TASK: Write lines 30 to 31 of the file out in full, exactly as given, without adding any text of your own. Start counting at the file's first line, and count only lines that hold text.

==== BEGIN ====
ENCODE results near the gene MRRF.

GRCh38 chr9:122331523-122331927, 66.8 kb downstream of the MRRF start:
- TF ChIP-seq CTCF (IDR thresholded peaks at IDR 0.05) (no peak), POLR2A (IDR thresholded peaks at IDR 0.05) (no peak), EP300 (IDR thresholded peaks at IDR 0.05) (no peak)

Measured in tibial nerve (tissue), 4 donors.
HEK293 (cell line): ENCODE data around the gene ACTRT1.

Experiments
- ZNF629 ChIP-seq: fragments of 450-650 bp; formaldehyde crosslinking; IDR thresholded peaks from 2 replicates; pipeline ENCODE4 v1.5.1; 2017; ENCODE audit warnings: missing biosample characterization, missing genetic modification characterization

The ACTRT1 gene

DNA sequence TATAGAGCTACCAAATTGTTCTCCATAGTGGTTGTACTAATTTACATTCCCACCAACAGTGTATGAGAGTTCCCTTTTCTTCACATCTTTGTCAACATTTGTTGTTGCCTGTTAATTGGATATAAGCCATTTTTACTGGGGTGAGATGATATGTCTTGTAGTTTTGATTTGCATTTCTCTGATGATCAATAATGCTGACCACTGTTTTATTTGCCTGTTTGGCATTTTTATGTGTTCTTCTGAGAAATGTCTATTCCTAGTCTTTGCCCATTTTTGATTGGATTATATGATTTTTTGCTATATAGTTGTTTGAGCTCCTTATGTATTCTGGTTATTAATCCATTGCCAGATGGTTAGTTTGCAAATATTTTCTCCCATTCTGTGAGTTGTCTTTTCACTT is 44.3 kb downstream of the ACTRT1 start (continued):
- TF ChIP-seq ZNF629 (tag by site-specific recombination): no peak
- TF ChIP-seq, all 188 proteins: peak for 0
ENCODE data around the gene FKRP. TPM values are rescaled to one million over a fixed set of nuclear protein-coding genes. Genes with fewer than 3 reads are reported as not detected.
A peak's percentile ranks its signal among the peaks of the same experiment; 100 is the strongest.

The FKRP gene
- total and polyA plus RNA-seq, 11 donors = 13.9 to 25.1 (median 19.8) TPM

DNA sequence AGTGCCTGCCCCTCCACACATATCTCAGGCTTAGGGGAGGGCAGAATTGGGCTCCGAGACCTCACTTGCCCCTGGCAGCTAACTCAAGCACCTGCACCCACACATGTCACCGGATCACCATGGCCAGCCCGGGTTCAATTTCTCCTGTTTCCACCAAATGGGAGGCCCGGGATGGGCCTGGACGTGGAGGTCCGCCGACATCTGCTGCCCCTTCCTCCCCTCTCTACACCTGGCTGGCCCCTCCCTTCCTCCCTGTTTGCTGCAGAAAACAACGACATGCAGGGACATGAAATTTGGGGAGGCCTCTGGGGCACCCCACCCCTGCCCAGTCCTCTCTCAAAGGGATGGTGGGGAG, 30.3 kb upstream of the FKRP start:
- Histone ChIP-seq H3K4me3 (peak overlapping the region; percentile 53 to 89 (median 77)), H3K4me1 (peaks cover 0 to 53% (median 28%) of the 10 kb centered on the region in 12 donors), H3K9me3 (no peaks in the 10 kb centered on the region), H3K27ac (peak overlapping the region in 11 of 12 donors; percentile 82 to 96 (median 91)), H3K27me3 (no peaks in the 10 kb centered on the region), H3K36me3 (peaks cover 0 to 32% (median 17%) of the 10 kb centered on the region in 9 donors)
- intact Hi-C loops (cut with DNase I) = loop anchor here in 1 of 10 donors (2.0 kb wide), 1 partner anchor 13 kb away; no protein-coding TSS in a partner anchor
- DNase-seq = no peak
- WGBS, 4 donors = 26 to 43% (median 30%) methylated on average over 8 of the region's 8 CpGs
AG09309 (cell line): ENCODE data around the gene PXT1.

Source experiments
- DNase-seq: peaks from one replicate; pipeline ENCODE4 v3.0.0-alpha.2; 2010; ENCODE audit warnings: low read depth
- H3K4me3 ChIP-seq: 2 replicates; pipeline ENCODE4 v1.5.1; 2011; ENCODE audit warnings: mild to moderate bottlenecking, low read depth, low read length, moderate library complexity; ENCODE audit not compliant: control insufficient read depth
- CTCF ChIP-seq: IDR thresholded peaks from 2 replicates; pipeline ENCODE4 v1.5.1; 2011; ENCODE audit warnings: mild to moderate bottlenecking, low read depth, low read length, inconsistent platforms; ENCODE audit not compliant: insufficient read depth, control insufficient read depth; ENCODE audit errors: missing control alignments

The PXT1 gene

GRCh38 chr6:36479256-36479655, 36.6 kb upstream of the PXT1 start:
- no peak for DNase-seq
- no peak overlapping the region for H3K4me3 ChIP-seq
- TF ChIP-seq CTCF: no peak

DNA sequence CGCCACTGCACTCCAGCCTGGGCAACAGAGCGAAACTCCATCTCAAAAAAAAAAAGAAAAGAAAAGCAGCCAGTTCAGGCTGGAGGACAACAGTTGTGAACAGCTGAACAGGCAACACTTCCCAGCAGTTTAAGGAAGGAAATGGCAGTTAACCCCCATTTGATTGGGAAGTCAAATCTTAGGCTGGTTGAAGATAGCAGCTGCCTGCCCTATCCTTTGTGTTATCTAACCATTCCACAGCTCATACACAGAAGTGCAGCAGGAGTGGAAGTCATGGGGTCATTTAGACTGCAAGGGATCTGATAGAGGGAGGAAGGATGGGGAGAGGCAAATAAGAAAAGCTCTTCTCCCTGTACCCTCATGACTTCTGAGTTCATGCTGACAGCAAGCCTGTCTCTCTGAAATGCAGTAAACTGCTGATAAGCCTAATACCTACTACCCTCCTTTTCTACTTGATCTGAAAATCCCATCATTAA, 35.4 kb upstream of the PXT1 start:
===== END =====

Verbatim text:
- TF ChIP-seq CTCF: no peak

DNA sequence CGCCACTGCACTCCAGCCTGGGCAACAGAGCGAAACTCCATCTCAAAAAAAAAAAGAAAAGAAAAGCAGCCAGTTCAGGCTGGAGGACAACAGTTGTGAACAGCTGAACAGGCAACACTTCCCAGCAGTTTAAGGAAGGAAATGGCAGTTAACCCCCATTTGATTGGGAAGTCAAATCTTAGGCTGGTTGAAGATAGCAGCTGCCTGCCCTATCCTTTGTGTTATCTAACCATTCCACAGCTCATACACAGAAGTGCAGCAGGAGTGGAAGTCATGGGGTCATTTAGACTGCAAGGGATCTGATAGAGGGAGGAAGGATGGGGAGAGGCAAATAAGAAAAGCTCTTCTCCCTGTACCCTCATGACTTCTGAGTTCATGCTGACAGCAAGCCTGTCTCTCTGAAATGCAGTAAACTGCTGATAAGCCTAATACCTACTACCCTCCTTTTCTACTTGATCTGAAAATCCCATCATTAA, 35.4 kb upstream of the PXT1 start: